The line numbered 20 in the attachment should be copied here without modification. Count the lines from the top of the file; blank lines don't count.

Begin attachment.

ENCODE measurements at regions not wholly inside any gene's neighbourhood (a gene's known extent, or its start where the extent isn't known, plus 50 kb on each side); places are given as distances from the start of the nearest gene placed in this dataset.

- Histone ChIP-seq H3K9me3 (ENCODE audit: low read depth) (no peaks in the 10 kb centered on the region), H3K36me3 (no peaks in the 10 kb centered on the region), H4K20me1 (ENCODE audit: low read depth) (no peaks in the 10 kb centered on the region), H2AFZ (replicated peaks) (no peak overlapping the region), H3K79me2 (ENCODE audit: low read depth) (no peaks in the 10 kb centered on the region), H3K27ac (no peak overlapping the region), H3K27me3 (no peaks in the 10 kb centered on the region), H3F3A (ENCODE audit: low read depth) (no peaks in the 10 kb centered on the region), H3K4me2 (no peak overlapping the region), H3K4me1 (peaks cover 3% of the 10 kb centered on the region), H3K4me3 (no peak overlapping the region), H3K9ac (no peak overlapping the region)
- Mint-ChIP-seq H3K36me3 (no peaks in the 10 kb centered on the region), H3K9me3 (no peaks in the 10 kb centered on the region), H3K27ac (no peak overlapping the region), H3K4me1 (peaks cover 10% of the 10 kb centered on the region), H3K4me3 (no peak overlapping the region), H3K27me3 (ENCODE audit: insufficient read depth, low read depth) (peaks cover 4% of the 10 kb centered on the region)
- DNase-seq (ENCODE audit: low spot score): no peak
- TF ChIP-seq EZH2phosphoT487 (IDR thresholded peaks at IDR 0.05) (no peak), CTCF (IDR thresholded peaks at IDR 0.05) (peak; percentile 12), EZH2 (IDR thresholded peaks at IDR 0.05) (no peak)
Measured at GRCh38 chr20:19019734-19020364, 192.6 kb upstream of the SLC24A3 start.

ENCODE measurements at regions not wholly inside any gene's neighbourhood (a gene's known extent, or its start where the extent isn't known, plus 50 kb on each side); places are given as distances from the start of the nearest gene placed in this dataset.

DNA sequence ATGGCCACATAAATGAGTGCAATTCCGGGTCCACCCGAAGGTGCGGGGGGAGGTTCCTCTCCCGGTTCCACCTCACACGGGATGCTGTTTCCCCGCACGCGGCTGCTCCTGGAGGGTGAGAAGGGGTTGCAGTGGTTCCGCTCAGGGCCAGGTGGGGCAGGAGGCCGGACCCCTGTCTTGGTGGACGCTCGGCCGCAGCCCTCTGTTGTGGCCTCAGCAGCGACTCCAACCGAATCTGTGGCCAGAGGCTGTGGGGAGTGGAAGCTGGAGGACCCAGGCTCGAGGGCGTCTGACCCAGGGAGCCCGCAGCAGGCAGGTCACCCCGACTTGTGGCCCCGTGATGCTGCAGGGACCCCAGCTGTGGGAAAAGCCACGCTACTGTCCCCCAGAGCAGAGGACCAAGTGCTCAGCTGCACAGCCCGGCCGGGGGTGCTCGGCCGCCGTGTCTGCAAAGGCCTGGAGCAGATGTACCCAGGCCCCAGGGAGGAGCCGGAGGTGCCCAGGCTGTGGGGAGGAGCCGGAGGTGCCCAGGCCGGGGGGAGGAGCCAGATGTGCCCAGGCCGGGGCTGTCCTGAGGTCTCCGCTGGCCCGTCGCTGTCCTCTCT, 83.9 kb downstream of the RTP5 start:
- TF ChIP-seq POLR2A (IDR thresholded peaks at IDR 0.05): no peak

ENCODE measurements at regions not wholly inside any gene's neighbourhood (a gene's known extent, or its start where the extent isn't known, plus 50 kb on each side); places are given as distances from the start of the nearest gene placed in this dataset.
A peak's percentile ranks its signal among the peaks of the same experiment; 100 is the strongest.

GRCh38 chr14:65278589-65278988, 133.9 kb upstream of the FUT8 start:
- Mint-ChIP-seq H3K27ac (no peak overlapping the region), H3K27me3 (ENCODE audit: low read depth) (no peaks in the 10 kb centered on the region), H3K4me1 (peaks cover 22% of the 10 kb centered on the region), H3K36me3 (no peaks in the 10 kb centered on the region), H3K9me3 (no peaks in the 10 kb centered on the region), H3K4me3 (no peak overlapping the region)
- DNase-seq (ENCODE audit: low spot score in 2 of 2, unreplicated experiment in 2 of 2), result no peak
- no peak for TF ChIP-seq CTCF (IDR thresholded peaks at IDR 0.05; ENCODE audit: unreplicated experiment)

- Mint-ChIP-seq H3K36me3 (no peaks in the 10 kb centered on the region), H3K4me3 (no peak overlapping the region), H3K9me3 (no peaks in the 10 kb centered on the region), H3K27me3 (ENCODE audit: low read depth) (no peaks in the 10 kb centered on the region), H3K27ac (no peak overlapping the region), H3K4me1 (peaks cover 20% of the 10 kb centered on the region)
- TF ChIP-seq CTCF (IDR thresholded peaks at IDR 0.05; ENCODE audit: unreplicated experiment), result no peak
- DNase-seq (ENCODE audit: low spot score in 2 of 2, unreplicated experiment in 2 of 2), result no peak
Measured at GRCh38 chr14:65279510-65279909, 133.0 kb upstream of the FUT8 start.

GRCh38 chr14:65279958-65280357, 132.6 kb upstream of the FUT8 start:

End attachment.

GRCh38 chr14:65279958-65280357, 132.6 kb upstream of the FUT8 start: